In late 2017, the United States imposed sanctions that blacklisted Chechen leader Ramzan Kadyrov. Authorities had accused Kadyrov of leading “an administration involved in disappearances and extrajudicial killings.” Chechnya responded to the sanctions by deeming them “illegal, unfriendly,” and “very grotesque.” Leader Kadyrov has also mocked the sanctions on Instagram, continuing to say “I can be proud that I’m out of favour with the special services of the USA.” 

After another spike in anti-gay Chechen detainment and killings in 2019, the US imposed further financial sanctions on Ramzan Kadyrov as well as Ayub Kataev, a Chechen law enforcement official, over human rights abuse and criminal conspiracies. The sanctions had little to no impact on the situation.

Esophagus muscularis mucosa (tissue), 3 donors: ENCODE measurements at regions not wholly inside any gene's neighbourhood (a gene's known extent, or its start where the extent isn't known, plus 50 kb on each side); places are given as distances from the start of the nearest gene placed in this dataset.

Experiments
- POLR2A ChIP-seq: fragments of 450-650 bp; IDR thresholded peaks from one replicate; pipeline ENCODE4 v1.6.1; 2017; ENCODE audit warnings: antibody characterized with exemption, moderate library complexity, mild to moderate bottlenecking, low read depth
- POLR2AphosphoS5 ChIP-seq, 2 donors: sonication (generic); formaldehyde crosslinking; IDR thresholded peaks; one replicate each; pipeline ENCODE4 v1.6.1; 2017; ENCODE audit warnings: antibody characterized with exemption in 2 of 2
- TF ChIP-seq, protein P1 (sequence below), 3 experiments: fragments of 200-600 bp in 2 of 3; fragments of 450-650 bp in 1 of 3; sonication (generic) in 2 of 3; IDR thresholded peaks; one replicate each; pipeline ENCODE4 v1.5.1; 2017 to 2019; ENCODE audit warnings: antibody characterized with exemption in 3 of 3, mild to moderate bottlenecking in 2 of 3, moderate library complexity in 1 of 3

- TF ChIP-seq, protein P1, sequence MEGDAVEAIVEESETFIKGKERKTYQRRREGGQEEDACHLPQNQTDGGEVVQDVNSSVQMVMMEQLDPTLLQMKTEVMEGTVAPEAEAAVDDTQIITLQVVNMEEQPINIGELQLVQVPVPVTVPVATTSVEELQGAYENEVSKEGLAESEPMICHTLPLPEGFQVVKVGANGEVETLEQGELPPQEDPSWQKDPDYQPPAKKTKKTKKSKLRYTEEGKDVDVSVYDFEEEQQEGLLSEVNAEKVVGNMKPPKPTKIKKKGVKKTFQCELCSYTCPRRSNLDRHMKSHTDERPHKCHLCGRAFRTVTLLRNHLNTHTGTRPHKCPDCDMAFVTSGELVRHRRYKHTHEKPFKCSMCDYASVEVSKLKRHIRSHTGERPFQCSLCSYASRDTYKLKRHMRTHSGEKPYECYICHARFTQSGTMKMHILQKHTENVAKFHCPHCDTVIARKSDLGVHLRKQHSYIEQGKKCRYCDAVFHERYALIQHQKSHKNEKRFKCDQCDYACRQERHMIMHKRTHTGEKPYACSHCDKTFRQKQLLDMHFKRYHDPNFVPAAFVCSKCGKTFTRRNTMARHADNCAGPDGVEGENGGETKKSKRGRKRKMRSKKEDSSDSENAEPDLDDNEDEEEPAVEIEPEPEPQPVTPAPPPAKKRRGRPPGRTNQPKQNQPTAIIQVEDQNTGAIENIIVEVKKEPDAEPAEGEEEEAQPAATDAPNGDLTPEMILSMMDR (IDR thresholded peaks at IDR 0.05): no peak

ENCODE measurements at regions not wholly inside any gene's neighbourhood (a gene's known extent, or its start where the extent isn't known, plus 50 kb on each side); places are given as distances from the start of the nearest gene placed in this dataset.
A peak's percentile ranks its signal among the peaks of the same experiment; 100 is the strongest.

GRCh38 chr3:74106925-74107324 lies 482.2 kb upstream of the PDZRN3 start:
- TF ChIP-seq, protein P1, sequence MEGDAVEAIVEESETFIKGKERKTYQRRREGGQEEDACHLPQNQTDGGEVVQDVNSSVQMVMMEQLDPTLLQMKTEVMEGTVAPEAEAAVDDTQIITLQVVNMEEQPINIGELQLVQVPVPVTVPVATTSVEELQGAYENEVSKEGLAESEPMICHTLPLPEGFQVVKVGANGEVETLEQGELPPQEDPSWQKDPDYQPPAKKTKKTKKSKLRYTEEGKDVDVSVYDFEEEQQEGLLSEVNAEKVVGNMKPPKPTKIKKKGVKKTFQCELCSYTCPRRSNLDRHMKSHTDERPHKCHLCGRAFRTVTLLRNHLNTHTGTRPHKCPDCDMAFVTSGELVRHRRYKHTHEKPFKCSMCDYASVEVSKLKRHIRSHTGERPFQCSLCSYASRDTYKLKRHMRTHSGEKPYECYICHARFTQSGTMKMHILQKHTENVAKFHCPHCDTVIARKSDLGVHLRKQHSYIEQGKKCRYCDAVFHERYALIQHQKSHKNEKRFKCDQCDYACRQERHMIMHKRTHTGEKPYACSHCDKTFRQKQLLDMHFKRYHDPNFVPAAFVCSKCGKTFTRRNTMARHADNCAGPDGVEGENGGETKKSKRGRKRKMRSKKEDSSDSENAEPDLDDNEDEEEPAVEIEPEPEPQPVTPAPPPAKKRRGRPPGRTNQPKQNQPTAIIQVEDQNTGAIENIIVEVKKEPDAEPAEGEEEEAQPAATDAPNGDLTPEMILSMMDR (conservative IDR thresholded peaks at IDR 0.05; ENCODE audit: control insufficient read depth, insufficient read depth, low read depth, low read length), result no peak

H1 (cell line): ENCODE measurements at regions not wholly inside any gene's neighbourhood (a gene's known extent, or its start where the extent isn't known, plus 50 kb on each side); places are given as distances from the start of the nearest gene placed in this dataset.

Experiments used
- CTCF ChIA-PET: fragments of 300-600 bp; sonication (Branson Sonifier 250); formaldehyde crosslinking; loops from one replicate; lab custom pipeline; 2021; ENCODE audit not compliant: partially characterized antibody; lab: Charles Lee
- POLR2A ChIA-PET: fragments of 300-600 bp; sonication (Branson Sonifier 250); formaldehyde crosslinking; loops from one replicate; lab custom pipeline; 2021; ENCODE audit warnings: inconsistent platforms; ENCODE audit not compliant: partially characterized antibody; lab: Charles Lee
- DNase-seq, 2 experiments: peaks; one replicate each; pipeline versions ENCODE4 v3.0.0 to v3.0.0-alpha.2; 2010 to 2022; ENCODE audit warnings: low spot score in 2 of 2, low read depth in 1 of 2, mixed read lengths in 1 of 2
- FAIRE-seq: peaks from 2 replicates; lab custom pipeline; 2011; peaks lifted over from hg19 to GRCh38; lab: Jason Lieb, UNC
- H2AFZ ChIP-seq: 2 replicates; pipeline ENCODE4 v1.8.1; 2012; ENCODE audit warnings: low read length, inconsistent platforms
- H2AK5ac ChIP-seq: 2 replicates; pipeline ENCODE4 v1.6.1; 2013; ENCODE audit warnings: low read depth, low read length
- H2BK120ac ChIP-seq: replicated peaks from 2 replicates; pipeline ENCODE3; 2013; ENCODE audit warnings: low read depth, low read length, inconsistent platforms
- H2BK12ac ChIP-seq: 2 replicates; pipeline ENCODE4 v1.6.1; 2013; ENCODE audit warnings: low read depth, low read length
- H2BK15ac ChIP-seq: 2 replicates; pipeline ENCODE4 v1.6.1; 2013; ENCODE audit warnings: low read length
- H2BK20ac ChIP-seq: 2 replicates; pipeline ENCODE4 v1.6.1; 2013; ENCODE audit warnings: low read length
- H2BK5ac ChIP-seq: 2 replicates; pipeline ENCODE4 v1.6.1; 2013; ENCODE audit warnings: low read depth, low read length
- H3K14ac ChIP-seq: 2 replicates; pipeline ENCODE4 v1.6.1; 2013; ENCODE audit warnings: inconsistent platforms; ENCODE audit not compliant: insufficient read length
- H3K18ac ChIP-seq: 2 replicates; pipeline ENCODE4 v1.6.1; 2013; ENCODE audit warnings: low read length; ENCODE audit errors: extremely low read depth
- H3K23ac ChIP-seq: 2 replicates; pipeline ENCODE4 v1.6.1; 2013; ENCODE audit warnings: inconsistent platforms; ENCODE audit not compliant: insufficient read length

The United Nations has not imposed sanctions like the US but has taken a firm stance against the purges. On April 13, 2017, two weeks after initial reports of the purges were released, the UN Office of the High Commissioner for Human Rights wrote a letter to Russia expressing concern over the situation. The letter listed eight different requests for information regarding the situation and any investigations that occur looking into it. Chechnya’s response denied the existence of gay Chechens entirely and did not include any of the requested information. UN Experts discussed this saying, 

“We regret the lack of a substantive response to our letter and note with concern that during the last Universal Periodic Review the Russian authorities went as far as saying that ‘it was not possible to find representatives of the LGBT community in Chechnya.’”

About two years later, in response to the 2019 purging spike, the UN Office of the High Commissioner for Human Rights released a statement that urged the Russian Federation to protect human rights and handle the situation. It received no response.